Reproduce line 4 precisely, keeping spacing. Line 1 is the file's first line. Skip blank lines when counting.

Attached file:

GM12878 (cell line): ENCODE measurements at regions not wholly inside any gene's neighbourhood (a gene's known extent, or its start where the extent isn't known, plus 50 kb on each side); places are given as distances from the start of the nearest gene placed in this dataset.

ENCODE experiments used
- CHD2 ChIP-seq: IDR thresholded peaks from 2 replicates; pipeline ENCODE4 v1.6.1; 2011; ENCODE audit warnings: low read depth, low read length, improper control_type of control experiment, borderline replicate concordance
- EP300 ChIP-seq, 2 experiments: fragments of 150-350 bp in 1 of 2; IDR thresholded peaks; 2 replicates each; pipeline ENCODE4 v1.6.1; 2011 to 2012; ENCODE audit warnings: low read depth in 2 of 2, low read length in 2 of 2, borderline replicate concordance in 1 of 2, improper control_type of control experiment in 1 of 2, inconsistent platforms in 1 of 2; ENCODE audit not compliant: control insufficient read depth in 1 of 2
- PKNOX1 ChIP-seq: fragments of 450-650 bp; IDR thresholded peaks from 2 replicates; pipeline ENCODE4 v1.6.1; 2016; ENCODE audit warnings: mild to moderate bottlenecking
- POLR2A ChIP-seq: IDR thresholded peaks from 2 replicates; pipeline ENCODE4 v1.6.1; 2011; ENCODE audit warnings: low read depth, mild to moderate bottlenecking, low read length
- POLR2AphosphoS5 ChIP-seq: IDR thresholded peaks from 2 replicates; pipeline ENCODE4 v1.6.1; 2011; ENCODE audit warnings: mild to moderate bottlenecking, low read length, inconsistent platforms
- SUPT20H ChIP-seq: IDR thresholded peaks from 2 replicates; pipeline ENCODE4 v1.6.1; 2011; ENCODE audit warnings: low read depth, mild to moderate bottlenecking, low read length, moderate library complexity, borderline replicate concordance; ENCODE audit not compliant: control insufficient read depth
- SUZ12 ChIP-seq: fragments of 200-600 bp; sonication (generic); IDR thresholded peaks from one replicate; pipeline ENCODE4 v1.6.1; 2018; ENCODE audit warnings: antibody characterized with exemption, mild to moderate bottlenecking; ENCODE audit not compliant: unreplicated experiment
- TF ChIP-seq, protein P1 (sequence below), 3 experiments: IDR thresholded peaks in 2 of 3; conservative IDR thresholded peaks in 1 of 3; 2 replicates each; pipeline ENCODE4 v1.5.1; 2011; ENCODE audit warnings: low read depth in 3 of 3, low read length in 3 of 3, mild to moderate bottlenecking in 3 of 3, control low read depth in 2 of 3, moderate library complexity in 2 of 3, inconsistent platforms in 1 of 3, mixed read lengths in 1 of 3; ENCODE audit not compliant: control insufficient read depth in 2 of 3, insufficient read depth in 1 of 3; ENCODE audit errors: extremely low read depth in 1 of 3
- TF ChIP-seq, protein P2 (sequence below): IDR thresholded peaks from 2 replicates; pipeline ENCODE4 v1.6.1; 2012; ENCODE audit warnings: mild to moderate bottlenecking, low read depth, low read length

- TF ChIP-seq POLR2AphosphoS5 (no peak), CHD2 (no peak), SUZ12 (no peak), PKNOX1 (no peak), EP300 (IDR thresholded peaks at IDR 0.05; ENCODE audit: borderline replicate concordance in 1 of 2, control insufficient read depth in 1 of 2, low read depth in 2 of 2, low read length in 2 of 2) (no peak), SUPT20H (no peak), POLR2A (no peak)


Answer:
- EP300 ChIP-seq, 2 experiments: fragments of 150-350 bp in 1 of 2; IDR thresholded peaks; 2 replicates each; pipeline ENCODE4 v1.6.1; 2011 to 2012; ENCODE audit warnings: low read depth in 2 of 2, low read length in 2 of 2, borderline replicate concordance in 1 of 2, improper control_type of control experiment in 1 of 2, inconsistent platforms in 1 of 2; ENCODE audit not compliant: control insufficient read depth in 1 of 2